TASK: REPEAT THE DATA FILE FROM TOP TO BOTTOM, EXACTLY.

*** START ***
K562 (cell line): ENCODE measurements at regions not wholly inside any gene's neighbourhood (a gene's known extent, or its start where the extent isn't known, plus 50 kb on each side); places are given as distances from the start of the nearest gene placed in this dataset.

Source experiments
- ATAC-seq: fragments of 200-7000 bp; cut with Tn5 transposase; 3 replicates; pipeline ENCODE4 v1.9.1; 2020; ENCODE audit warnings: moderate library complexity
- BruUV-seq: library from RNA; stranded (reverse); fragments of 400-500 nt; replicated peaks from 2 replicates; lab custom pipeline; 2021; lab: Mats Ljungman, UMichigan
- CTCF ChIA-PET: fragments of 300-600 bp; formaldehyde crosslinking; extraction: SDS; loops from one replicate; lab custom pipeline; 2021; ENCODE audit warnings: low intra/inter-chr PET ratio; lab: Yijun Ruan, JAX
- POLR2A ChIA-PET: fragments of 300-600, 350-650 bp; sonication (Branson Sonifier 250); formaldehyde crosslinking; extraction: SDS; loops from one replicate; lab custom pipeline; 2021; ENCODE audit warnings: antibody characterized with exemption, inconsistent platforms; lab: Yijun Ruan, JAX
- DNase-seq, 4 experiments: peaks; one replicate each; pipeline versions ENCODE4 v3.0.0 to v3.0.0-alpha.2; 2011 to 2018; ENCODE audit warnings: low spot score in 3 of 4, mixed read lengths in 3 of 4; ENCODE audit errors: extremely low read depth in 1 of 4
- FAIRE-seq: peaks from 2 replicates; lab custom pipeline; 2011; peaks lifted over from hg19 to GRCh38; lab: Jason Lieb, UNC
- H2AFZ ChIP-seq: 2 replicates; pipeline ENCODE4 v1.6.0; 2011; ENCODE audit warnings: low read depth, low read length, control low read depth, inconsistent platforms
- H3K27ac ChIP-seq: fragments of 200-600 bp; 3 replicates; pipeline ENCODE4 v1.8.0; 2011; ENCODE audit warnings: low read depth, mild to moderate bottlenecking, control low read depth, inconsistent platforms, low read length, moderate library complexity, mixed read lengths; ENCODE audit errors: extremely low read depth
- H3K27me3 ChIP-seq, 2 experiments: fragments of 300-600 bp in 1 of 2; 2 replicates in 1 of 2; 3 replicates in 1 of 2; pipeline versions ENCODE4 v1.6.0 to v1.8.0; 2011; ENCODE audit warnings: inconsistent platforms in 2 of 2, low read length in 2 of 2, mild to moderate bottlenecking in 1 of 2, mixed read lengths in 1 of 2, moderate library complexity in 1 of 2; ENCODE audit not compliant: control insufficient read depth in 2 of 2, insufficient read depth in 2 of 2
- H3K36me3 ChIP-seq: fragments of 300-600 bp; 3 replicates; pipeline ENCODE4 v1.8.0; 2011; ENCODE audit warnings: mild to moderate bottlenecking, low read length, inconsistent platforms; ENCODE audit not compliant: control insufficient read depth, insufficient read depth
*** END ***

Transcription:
K562 (cell line): ENCODE measurements at regions not wholly inside any gene's neighbourhood (a gene's known extent, or its start where the extent isn't known, plus 50 kb on each side); places are given as distances from the start of the nearest gene placed in this dataset.

Source experiments
- ATAC-seq: fragments of 200-7000 bp; cut with Tn5 transposase; 3 replicates; pipeline ENCODE4 v1.9.1; 2020; ENCODE audit warnings: moderate library complexity
- BruUV-seq: library from RNA; stranded (reverse); fragments of 400-500 nt; replicated peaks from 2 replicates; lab custom pipeline; 2021; lab: Mats Ljungman, UMichigan
- CTCF ChIA-PET: fragments of 300-600 bp; formaldehyde crosslinking; extraction: SDS; loops from one replicate; lab custom pipeline; 2021; ENCODE audit warnings: low intra/inter-chr PET ratio; lab: Yijun Ruan, JAX
- POLR2A ChIA-PET: fragments of 300-600, 350-650 bp; sonication (Branson Sonifier 250); formaldehyde crosslinking; extraction: SDS; loops from one replicate; lab custom pipeline; 2021; ENCODE audit warnings: antibody characterized with exemption, inconsistent platforms; lab: Yijun Ruan, JAX
- DNase-seq, 4 experiments: peaks; one replicate each; pipeline versions ENCODE4 v3.0.0 to v3.0.0-alpha.2; 2011 to 2018; ENCODE audit warnings: low spot score in 3 of 4, mixed read lengths in 3 of 4; ENCODE audit errors: extremely low read depth in 1 of 4
- FAIRE-seq: peaks from 2 replicates; lab custom pipeline; 2011; peaks lifted over from hg19 to GRCh38; lab: Jason Lieb, UNC
- H2AFZ ChIP-seq: 2 replicates; pipeline ENCODE4 v1.6.0; 2011; ENCODE audit warnings: low read depth, low read length, control low read depth, inconsistent platforms
- H3K27ac ChIP-seq: fragments of 200-600 bp; 3 replicates; pipeline ENCODE4 v1.8.0; 2011; ENCODE audit warnings: low read depth, mild to moderate bottlenecking, control low read depth, inconsistent platforms, low read length, moderate library complexity, mixed read lengths; ENCODE audit errors: extremely low read depth
- H3K27me3 ChIP-seq, 2 experiments: fragments of 300-600 bp in 1 of 2; 2 replicates in 1 of 2; 3 replicates in 1 of 2; pipeline versions ENCODE4 v1.6.0 to v1.8.0; 2011; ENCODE audit warnings: inconsistent platforms in 2 of 2, low read length in 2 of 2, mild to moderate bottlenecking in 1 of 2, mixed read lengths in 1 of 2, moderate library complexity in 1 of 2; ENCODE audit not compliant: control insufficient read depth in 2 of 2, insufficient read depth in 2 of 2
- H3K36me3 ChIP-seq: fragments of 300-600 bp; 3 replicates; pipeline ENCODE4 v1.8.0; 2011; ENCODE audit warnings: mild to moderate bottlenecking, low read length, inconsistent platforms; ENCODE audit not compliant: control insufficient read depth, insufficient read depth